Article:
A doll’s cradle, tucked away, unseen for a generation, has found its way into my home, a piece of my mother’s collection. In photographing this wicker treasure, I discovered a clue as to its origins. Affixed to the bottom of the toy was a piece of masking tape with the words “made by Robert Minor for Marilyn, 193?“, written in my mother’s handwriting.
Robert Minor holding Marilyn, 1932, Waynesburg, Pennsylvania. From the Marilyn Minor Strickland Collection.
Marilyn’s granddaddy Minor (1869-1943) was a substantial man, stocky, square. Looking at his picture, it is not hard to imagine that Robert Minor milked cows from an early age, or that he was groomed to take over the family cattle trading business as soon as he could count. But his sturdy physique and natty attire belied an emotional vulnerability. Intractable headaches and melancholy shaped Robert’s ability to work, to parent, to care and be cared for. And once the family sold the mineral rights for the coal on that Pennsylvania farm in 1906, Robert had the means to do more than suffer in silence.
Treatment for nervous conditions in the early 20th century was limited, with most, like Robert, seeking the rest cure at various resort-like sanitariums. Fresh air, clear spring water, no stressors, and occupational therapy were thought to be just the ticket to relief. Relief did not guarantee return to a normal, productive life.
The stories told at family reunions, and recently uncovered postcards and letters, reveal that Robert never quite shook the demon depression. He was subject to violent outbursts throughout his life. His wife, May Laura, had even advised their adolescent son, Donald, to never be alone with Robert out in the barn. Robert also had a habit of kicking his shin black and blue whenever he became upset.
Robert Minor must have retreated to sanitariums many, many times. Somehow the farm remained functional, and a legacy for Donald, his wife, Kerma, and his children, including Marilyn. And in spite of frequent absences, Robert appears to have been a doting grandfather, buying dresses and toys when at home, and writing letters when away, like this note to ten year old Marilyn from Mercer Sanitarium, Mercer, Pennsylvania, when once again he was a resident of that therapeutic institution.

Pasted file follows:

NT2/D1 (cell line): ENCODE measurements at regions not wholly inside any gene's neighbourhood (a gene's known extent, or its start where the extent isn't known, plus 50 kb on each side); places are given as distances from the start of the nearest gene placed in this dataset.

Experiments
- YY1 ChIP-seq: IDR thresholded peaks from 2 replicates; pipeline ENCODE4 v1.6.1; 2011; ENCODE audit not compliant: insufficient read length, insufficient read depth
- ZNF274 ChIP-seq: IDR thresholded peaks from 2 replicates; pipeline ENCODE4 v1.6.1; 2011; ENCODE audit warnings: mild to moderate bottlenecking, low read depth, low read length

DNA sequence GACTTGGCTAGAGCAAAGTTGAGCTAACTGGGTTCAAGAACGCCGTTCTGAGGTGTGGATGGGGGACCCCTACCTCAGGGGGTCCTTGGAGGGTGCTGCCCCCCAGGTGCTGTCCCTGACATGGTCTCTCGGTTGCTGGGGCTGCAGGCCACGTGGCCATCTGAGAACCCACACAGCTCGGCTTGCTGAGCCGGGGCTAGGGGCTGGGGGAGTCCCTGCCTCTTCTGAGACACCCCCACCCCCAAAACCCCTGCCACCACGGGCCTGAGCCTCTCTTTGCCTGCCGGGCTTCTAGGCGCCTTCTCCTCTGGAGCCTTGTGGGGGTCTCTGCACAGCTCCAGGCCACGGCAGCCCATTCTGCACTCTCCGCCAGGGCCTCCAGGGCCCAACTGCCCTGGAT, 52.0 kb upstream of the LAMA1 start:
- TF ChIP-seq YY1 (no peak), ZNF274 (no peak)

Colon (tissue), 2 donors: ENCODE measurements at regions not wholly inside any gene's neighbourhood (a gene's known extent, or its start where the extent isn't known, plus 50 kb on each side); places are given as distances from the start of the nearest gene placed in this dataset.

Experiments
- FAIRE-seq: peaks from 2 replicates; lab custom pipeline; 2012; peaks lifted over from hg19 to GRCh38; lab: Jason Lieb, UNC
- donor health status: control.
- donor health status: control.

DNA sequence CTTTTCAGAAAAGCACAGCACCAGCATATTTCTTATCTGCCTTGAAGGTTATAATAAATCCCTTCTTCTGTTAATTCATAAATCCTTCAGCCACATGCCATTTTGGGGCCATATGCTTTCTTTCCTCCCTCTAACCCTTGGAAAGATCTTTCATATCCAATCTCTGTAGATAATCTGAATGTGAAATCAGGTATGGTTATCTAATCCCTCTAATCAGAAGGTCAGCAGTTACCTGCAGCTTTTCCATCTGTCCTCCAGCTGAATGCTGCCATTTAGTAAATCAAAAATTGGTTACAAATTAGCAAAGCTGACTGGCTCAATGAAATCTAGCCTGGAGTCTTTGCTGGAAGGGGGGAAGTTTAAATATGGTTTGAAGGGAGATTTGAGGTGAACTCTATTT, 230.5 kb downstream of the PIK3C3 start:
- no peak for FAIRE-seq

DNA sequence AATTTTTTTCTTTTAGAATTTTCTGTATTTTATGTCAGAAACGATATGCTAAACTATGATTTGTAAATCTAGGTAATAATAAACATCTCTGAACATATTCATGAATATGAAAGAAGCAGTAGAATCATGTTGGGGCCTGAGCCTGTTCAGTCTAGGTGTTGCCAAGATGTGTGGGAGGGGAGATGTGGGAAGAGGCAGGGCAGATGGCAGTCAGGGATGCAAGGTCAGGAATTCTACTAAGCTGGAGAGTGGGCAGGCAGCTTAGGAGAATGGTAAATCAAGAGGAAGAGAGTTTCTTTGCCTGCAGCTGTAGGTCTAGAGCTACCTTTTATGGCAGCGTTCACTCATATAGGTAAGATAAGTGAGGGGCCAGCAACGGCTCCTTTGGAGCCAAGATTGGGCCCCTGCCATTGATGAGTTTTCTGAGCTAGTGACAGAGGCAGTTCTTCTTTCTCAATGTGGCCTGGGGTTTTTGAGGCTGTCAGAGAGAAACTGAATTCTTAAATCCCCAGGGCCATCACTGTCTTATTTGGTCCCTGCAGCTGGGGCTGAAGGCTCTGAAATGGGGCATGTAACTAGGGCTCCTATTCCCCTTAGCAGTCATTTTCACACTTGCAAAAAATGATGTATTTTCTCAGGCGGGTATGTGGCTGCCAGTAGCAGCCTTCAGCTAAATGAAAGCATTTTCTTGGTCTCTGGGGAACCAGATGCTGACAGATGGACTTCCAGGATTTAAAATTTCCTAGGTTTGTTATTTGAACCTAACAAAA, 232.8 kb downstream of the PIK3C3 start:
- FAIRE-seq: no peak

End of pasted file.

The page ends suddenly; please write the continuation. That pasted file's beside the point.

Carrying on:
“Dear Marylin(sic) you little sweet thing, I only wish I could write you a nice letter one you would be proud of but Grandady (sic) isn’t able to do it. Of course I could ask you about the school and your little friends and about your brothers and sisters and who your teacher is and where you go to school Willow Tree or Garards Fort, and how many there were in the school and do you mind the cold, and did you or any of them take the Hooping (sic) cough.”
At Mercer Sanitarium, Robert would have been under the care of Dr. W.W. Richardson, M.D. Many nurses would have been called up to serve in various war-time positions. I suppose, though short staffed, the basis of that 1942 care would have remained much the same as before the war: good food, raised on the premises; daily chores around the home and farm; and instruction in weaving, brass work, lace weaving, or basketry. Basketry.
When I look at this doll’s cradle, I see more than eight inches of woven wicker. I see a troubled mind holding in his heart what he couldn’t hold in his arms. My dear little Marilyn…..